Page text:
BACKGROUND AND OBJECTIVES: We classified the extent of mesenteric mass (MM) involvement that predicts challenging mesenteric lymph node dissection (mLND) by minimally invasive surgery (MIS) for ileal neuroendocrine tumors (i-NETs).
METHODS: Patients who underwent surgery for i-NETs were retrospectively reviewed. MM involvement was classified as region-0: no MM; region-1: >2 cm from the origins of the ileocolic artery/vein; region-2: ≤2 cm from the origins; and region-3: more proximal superior mesenteric artery/vein. Logistic regression analysis was used to evaluate the predictive value of MM regions for gross positive mesenteric margin (mR2) and/or conversion among the MIS cohort. The open surgery cohort was used as a reference for mR2 rates.
RESULTS: Of 108 patients, 83 patients (77%) underwent MIS. MMs in region-2 and region-3 were independent risk factors for mR2 and/or conversion (odds ratio [95% confidence interval]: 4.25 [1.17-16.4] and 8.51 × 107 [11.0-], respectively, against regions-0 and 1]. mR2 rates of MIS and open surgery cohorts per region did not differ significantly (4% and 7% for regions-0 and 1; 17% and 25% for region-2; and 100% and 83% for region-3).
CONCLUSIONS: The novel stratification of MM regions was predictive of challenging mLND by MIS. Surgeons should have a low threshold for conversion for MMs in proximal regions.

PMID: 32291778 [PubMed - indexed for MEDLINE]

Icon for Wiley Related Articles

Three cases of subacute cutaneous lupus erythematosus associated with malignancy: a late paraneoplastic phenomenon.

Clin Exp Dermatol. 2020 Jul;45(5):607-608

Authors: Xie F, Frewen J, Divekar P

PMID: 31944366 [PubMed - indexed for MEDLINE]

Library News

Image result for new Library Discovery Tool

Check out our guide for a brief overview, how to access and use the Discovery tool. Trouble accessing or have questions?  Please contact us

BMJ Best Practice, clinical decision support tool is now available. Access it on the Trust intranet without any password, to access remotely login with NHS OpenAthens, download the app to access on mobile devices anywhere. See the  user guide for details.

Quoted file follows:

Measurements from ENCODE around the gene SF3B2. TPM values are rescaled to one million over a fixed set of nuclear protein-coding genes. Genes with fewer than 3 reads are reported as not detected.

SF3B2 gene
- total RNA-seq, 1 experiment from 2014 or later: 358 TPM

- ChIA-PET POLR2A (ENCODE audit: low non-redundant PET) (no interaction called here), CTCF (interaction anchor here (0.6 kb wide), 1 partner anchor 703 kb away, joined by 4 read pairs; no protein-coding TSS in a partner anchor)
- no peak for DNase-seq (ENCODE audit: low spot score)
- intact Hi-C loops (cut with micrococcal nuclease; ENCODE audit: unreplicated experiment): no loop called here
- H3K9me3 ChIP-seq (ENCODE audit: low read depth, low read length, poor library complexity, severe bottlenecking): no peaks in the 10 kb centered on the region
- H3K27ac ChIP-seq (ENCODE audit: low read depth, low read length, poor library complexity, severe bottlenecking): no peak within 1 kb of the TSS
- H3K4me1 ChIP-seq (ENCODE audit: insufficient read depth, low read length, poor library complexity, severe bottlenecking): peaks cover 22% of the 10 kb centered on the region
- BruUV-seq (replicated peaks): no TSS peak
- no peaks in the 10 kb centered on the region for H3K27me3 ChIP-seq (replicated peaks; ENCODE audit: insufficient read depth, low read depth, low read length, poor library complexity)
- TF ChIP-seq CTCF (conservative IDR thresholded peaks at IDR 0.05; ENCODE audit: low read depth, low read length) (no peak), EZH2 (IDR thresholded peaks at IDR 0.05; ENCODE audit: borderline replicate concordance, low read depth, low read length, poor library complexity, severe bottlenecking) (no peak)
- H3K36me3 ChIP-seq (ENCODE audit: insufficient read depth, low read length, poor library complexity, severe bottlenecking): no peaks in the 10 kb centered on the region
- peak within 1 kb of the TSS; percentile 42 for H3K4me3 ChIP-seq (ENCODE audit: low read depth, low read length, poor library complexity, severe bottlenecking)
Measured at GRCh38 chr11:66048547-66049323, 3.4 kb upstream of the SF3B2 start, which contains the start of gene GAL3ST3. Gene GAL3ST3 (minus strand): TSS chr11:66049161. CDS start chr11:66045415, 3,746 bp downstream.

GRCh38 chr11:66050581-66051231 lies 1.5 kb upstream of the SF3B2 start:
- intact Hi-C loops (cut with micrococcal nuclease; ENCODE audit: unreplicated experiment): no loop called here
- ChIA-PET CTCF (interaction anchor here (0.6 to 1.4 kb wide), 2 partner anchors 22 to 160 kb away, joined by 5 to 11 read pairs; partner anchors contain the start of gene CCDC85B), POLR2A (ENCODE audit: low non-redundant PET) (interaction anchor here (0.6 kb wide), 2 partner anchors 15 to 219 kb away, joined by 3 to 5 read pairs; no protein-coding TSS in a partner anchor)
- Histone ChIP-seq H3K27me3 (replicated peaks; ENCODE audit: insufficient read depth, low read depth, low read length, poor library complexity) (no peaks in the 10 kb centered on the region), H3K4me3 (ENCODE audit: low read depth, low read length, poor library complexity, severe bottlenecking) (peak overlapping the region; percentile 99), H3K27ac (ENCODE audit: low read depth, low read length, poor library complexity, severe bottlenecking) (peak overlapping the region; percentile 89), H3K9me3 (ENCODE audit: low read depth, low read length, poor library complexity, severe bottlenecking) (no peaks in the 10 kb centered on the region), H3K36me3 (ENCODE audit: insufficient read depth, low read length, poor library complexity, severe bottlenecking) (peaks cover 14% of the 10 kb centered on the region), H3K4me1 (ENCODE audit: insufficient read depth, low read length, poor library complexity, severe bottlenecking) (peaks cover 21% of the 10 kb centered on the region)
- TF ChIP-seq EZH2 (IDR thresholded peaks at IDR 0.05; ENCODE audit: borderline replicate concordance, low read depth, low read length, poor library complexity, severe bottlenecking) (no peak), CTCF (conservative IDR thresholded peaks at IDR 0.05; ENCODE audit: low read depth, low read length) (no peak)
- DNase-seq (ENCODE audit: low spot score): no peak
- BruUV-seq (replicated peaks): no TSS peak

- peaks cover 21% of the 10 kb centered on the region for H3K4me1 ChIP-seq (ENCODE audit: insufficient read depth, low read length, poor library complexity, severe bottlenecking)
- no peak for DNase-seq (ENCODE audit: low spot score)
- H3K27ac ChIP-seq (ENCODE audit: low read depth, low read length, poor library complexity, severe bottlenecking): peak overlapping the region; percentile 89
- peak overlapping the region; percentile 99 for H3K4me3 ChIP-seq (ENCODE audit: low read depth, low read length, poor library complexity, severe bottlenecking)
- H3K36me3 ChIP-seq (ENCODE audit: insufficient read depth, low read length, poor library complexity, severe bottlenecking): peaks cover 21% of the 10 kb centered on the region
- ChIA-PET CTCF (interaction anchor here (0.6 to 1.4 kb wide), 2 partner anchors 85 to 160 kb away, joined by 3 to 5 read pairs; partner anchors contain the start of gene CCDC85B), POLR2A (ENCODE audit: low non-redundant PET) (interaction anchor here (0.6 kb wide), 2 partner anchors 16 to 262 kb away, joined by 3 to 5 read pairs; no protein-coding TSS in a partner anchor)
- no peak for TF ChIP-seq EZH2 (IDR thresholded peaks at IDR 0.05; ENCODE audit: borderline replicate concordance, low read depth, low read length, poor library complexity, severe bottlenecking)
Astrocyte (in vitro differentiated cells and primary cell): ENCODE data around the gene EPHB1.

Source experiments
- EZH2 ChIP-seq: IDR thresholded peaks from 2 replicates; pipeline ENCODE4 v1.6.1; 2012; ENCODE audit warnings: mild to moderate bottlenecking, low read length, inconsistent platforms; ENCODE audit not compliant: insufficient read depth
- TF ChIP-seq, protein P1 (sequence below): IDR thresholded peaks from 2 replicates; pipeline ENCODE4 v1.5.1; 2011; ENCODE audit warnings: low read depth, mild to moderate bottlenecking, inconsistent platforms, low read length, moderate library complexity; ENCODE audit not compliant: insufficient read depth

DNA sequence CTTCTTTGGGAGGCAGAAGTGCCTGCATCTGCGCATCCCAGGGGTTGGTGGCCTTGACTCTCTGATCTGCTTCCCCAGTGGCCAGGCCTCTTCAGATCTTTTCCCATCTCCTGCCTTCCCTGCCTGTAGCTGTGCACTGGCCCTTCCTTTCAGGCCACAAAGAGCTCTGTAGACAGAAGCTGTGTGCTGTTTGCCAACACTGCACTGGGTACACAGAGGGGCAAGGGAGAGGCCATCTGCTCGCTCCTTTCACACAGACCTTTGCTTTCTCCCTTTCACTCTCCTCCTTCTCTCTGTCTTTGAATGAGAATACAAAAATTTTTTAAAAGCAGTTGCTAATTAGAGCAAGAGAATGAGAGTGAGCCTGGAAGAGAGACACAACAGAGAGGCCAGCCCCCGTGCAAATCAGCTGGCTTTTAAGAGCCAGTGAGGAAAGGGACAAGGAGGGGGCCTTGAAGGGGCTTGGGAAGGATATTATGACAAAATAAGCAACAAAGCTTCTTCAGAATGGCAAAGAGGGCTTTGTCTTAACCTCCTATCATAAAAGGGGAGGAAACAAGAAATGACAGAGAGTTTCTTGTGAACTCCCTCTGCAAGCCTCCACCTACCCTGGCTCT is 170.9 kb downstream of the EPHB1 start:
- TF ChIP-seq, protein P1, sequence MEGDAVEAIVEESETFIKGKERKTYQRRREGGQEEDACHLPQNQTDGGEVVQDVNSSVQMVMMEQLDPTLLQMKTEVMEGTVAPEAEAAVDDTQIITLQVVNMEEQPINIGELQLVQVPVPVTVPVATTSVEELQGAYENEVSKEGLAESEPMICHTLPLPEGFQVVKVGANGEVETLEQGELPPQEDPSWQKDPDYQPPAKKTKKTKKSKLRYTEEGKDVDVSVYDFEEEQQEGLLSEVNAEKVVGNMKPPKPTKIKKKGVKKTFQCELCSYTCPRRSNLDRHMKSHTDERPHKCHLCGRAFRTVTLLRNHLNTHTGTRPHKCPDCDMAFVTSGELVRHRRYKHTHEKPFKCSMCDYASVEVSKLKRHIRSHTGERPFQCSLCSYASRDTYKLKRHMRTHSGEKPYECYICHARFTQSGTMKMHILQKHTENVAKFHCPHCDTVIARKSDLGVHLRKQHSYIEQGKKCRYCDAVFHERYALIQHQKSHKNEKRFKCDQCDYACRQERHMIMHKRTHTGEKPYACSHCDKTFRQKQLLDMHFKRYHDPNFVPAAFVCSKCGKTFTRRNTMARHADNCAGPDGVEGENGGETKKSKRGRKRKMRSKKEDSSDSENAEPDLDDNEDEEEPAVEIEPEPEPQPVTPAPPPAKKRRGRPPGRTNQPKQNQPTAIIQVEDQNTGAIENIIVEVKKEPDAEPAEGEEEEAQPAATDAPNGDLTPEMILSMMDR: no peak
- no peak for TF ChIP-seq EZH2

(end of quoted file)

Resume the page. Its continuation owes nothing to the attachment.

BBC News- Health

A survey by the Office for National Statistics suggests fewer than 0.05% of the population has the virus.
The Olympian was eventually told he has cysts and now wants other men to "take it seriously".
The vaccines are being developed by the pharmaceutical company Janssen and US biotech firm Novavax.
Hospital admissions are not rising despite increases in coronavirus cases, according to NHS England data.
Key graphics explaining how coronavirus has spread in the UK and the government's response.

Accessing Articles
Articles from journals marked in green are freely available or available in print in the library, or are available by using your NHS Athens account. You may need to click on 'Log in with Athens' to get an Athens login box.

If you don't have an NHS Athens account, you can register online, and if you do this on an NHS PC, you'll receive a confirmation email the same day.

Journals marked in orange aren't available online, but we hold print copies in the Library.

Journals marked in red aren't available online or in the Library but we can order articles  via our Inter Library Loan Service. There is a small charge for this. Please contact the library on ext 5968 or email Library.InfoService@chelwest.nhs.uk  for more information.

Quick Links
qrcode.14118297[1]